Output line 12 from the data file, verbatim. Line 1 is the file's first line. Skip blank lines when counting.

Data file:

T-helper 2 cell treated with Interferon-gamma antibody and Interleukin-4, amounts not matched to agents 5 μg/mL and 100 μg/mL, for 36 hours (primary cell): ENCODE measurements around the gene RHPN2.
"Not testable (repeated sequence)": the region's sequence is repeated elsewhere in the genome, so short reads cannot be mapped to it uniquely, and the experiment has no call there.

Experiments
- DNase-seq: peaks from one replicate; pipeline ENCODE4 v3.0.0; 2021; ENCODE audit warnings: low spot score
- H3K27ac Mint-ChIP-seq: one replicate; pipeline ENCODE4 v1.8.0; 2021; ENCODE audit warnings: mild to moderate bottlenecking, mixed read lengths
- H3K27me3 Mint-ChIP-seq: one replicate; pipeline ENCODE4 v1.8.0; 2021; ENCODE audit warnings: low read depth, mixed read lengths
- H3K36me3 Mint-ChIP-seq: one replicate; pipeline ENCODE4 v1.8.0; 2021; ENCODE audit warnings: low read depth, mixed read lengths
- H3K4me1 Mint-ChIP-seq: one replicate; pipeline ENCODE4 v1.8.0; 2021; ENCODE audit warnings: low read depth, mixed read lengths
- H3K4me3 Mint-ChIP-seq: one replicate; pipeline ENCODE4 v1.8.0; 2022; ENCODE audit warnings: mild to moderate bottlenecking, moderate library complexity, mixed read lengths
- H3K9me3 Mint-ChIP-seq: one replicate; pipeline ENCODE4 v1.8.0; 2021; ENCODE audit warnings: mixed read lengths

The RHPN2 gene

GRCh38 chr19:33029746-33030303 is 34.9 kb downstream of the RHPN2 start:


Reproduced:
GRCh38 chr19:33029746-33030303 is 34.9 kb downstream of the RHPN2 start: